#999: They Walk in Darkness (1947) by Gerald Verner

They Walk in Darkness

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If you’re reading this in the Southern Hemisphere — or in the year 2047, when global warming has reduced the planet to a scorched wasteland — then the raft of snow-bound mysteries reviewed in the run-up to Christmas might seem a little odd. Nevertheless, this snowswept tale of impossible murder, which came recommended by Tom Mead, has been reserved for this precise season so that its twofold chills — physical and atmospheric — might be better appreciated. Gerald Verner wrote so much that it would be easy to believe that quality wasn’t high on his agenda, but he does good work in They Walk in Darkness (1947) even if the overall edifice doesn’t quite live up to its promise.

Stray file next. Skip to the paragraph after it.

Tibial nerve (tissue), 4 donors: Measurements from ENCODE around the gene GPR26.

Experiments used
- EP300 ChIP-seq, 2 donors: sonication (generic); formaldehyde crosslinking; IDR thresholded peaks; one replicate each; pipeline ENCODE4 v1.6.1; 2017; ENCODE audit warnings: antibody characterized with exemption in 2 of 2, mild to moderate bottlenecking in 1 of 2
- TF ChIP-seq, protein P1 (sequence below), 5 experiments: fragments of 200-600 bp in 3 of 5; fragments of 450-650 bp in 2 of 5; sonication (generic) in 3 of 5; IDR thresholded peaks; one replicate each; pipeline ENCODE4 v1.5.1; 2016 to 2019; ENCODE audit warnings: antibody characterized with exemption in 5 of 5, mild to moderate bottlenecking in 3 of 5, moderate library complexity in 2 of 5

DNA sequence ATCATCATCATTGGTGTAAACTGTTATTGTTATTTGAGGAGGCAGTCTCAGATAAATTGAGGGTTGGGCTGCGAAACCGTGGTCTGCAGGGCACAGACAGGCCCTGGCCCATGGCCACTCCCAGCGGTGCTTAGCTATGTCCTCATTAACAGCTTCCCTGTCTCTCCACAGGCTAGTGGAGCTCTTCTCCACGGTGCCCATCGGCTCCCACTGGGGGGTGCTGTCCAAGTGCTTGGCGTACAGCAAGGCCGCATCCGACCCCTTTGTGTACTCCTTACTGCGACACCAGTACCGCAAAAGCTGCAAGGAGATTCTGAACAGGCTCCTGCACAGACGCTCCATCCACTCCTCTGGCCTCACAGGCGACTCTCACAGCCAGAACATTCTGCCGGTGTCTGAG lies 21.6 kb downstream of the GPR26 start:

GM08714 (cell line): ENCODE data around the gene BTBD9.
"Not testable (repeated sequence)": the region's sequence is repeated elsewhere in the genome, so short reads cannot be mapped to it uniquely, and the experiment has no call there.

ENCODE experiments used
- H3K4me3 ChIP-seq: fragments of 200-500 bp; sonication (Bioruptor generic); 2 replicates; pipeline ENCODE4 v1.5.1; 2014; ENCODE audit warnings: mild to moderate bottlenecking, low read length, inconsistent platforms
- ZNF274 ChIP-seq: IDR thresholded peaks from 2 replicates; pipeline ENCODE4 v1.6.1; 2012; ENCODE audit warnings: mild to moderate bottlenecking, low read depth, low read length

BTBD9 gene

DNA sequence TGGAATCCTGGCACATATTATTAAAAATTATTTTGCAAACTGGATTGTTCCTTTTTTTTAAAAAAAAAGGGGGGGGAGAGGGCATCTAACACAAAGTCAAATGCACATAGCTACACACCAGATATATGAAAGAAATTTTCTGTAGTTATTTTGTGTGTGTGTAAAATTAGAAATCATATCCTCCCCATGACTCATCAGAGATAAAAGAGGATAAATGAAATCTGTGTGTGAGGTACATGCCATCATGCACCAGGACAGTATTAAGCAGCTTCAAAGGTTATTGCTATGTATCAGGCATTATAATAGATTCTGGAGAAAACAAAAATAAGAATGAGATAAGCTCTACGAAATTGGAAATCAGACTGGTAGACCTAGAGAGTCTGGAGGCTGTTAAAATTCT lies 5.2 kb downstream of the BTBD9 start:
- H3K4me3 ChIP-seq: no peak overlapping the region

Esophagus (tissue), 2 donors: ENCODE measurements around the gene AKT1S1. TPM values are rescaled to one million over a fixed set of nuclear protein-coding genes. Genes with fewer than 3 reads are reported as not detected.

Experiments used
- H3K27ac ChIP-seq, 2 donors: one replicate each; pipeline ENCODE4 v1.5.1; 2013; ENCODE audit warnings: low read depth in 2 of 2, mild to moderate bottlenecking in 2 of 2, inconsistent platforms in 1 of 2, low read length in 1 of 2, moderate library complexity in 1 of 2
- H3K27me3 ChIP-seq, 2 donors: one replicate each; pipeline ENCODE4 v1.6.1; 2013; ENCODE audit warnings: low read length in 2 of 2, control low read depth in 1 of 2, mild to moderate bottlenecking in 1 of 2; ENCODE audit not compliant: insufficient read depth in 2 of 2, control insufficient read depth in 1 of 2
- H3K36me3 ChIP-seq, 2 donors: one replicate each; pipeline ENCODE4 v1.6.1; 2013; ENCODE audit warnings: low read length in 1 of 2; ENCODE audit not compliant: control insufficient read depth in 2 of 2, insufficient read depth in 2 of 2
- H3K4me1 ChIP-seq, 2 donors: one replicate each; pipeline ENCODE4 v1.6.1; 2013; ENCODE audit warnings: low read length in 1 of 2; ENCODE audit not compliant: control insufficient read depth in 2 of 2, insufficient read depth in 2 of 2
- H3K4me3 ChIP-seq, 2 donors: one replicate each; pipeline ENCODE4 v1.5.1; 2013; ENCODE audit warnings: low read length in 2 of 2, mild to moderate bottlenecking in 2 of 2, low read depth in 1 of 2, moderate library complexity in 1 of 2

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#630: The Freight Should be Proportioned to the Groove – The Sliding Scale of Poetry in Detective Fiction

Snark Was a Boojum

When Xavier brought to my attention that Lee Child is sharing the writing of his best-selling Jack Reacher series to his brother before handing it over in due course, I saw it as the universe nudging me towards a filial co-authoring job residing in my own TBR, The Snark Was a Boojum (1957/2015) by Gerald and Chris Verner.

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